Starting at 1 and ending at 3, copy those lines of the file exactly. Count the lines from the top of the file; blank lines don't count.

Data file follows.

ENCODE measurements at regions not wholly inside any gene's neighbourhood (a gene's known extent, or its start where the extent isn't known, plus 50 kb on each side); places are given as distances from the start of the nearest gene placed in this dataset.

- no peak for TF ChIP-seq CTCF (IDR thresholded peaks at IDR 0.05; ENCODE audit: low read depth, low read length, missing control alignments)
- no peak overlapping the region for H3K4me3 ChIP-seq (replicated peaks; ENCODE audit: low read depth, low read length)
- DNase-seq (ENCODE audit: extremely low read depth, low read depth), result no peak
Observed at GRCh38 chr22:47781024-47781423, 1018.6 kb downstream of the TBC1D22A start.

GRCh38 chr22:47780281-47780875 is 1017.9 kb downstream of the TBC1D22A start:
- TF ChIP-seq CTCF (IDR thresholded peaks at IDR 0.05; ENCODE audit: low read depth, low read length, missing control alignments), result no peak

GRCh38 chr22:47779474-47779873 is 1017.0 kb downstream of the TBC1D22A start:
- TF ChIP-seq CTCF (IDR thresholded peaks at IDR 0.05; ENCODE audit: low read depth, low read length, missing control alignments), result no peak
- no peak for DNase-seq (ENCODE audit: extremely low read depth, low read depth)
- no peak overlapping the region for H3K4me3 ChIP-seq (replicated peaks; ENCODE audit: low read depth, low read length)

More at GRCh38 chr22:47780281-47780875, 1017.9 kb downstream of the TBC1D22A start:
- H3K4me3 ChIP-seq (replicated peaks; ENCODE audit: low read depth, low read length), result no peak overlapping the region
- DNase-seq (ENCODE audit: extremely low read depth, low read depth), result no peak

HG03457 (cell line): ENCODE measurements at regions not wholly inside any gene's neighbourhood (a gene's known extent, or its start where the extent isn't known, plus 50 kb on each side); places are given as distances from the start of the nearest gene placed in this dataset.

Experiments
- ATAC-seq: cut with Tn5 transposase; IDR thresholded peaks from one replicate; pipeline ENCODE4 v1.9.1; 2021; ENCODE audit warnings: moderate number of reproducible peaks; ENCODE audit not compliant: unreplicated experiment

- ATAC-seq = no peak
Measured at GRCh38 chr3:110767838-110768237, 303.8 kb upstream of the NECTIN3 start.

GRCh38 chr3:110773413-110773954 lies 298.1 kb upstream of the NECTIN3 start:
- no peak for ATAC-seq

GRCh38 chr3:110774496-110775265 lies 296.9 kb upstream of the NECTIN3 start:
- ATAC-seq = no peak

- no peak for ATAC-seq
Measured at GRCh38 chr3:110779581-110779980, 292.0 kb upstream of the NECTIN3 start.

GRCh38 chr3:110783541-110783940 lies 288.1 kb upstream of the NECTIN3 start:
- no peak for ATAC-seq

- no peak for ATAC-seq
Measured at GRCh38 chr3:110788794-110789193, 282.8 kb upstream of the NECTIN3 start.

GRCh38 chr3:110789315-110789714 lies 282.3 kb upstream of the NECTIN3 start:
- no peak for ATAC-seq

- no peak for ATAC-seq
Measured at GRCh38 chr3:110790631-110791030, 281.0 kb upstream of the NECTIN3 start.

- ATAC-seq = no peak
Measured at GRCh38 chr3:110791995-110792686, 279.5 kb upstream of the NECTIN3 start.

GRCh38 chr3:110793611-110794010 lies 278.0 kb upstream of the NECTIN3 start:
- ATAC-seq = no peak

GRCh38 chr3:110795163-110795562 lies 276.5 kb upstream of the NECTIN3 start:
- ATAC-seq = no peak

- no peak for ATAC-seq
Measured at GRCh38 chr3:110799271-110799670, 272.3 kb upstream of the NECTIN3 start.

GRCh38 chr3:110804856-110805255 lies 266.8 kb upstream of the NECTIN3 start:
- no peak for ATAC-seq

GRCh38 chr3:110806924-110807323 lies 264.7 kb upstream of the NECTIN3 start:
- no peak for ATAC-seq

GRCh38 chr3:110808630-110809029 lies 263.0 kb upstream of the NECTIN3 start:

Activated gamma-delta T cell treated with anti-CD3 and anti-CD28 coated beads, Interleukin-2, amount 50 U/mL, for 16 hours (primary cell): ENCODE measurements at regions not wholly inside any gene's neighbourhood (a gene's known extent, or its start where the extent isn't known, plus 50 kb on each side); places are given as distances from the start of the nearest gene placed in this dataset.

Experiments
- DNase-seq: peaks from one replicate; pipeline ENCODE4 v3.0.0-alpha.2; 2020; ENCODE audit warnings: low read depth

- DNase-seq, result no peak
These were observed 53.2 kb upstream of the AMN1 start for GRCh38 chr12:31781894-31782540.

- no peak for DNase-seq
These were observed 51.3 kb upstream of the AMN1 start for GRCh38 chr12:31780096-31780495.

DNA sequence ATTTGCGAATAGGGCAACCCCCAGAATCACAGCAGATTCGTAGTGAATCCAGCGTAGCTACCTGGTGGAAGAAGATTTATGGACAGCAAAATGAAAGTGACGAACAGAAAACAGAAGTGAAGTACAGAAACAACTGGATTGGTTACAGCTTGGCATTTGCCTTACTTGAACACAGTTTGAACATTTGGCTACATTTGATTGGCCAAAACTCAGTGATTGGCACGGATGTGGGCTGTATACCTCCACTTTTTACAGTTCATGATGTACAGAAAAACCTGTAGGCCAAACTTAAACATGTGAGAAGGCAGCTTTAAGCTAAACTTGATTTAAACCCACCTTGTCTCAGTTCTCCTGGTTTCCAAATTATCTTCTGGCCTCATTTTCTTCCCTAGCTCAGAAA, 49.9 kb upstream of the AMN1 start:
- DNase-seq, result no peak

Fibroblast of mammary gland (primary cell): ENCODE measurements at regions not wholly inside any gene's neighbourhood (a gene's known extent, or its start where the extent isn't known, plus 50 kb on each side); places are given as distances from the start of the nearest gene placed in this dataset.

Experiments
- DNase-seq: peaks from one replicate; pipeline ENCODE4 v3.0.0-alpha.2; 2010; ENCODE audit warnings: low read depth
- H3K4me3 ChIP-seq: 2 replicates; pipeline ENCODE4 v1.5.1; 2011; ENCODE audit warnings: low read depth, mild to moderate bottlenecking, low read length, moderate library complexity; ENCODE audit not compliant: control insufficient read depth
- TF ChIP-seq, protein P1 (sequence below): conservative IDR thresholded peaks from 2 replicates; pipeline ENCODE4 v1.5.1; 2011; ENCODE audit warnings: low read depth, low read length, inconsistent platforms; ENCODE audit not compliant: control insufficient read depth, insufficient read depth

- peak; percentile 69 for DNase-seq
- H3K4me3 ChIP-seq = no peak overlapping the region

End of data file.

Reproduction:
ENCODE measurements at regions not wholly inside any gene's neighbourhood (a gene's known extent, or its start where the extent isn't known, plus 50 kb on each side); places are given as distances from the start of the nearest gene placed in this dataset.

- no peak for TF ChIP-seq CTCF (IDR thresholded peaks at IDR 0.05; ENCODE audit: low read depth, low read length, missing control alignments)
- no peak overlapping the region for H3K4me3 ChIP-seq (replicated peaks; ENCODE audit: low read depth, low read length)